Dr Leon Danon
Senior Lecturer in Data Analytics
Primary Care, Population Health and Health Services Research
Skills Development Fellowship Vision
A Skills Development Fellowship will be highly dependent on the fellow. Successful candidates should already show some experience in at least one area of quantitative or biomedical application, accompanied by a healthy curiosity about others. I see the fellowship as providing a range of ideas and projects that the fellow could choose from and really get their teeth into, drawing on the expertise of the sponsors and mentors at Exeter. The range of projects should broaden the perspective of the fellow, while each project they undertake should offer the opportunity to develop significant depth of knowledge in a particular topic.
Although the initial level of autonomy will depend on the stage of the fellow and the working style of both sponsors and fellow, I would expect and encourage greater levels of independence over time. Fellowships should involve maintaining and building upon existing networks of collaboration related to projects/sponsors as well as developing their own independent collaborations geared towards their independent research. Ultimately, the goal of a fellowship is to provide a platform to transition from a relatively junior post through to winning own funding and, if desired, a permanent academic position.
- MSci in Physics, Imperial College
- PhD in Statistical Physics of Complex Networks (Community Detection), University of Barcelona
- Post-Docs at Warwick University, Harvard School of Public Health
- Visiting positions at Zoology, Oxford and Johns Hopkins School of Public Health
- Leverhulme Early Career Research Fellow at University of Warwick
- Lecturer in Applied Maths at Queen Mary University of London
- Lecturer in Mathematical Modelling of Infectious Disease, Bristol
Collective human behaviour, complex systems, complex networks, infectious disease epidemiology, mathematical modelling of biological processes especially in population dynamics/ecology and epidemiology (e.g. coupled Ordinary Differential Equations, metapopulation models, stochastic models, master equation approaches, individual level/agent-based modelling). Statistics, model fitting, Bayesian approaches, analysis of time series, design and analysis of clinical studies, large scale data processing and analytics. Applications in collective human behaviour, infectious disease epidemiology, surveillance and mitigation, behavioural contagion, financial time series, social contact networks.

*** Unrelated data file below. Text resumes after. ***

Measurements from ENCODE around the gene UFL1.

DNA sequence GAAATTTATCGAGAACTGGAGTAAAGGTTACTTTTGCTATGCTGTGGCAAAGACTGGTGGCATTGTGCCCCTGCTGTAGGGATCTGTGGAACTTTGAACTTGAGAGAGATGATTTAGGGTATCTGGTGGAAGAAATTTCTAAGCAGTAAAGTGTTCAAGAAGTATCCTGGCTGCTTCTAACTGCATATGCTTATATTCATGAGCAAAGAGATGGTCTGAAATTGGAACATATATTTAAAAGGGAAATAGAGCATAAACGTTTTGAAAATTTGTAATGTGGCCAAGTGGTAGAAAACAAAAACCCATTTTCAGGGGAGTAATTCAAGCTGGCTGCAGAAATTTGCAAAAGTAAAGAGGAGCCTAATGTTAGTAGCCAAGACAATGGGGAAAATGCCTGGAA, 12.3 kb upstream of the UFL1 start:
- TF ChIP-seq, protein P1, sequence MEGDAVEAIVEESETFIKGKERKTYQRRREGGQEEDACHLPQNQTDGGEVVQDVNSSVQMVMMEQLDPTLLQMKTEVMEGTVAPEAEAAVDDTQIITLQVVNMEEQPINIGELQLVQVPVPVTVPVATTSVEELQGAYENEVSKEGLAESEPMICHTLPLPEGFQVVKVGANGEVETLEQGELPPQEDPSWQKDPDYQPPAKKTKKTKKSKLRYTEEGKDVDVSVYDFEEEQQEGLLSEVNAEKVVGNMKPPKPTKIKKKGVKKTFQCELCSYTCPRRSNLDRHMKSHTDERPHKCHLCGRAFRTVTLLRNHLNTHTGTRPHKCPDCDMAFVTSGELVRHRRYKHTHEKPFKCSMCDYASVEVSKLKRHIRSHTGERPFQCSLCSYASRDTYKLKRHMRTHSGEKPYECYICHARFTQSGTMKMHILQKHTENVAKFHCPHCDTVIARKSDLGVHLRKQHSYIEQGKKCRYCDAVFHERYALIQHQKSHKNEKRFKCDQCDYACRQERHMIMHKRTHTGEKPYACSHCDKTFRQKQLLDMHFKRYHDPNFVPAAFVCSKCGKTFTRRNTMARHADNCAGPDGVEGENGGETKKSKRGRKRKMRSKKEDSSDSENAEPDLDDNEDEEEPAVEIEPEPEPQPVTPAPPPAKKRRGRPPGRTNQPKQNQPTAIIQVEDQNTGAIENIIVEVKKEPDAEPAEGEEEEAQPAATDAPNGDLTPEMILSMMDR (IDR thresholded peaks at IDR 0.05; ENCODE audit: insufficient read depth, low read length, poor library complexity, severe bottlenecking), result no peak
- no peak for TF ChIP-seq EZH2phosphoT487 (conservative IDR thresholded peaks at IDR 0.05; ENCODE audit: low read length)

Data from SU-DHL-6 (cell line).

- Ellen Brooks-Pollock, Leon Danon, Defining the Population Attributable Fraction for Infectious Diseases, International Journal of Epidemiology, 46:3,1, 976-982, doi:10.1093/ije/dyx055 (2017).
- Leon Danon, Thomas A. House, Jonathan M. Read, Matt J. Keeling, Social encounter networks: collective properties and disease transmission, J. R. Soc. Interface 9:76 2826-2833, doi:10.1098/rsif.2012.0357, (2012).
- Leon Danon, Jordi Duch, Albert-Diaz-Guilera and Alex Arenas, Comparing community structure identification, J. Stat. Mech., P09008, doi:10.1088/1742-5468/2005/09/P09008, (2005).
Ongoing Projects & Grants
Transmission of Pneumococcus (TOP) study. Use of mobile phone call data records for infectious disease surveillance, modelling and control. Quantifying impacts of interventions. Behavioural contagion in antibiotic prescribing. Understanding the ecology of co-circulating infections. Evolution of community structure in musician networks.
- Prof Adam Finn – Bristol University
- Dr Ymir Vigfusson – Emory University
- Prof Kim Christensen – Imperial College
- Dr Ellen Brooks Pollock – Bristol University
- Prof Deirdre Hollingsworth – Warwick
- Prof Matt Keeling – Warwick
- Dr Mike Tildesley – Warwick
- Dr Jonathan Read – Lancaster
- Prof Steve Leach – PHE
- Dr Ian Hall – PHE
- Dr Caroline Buckee – Harvard University
- Prof Rowland Kao – Edinburgh University
Research Group Connections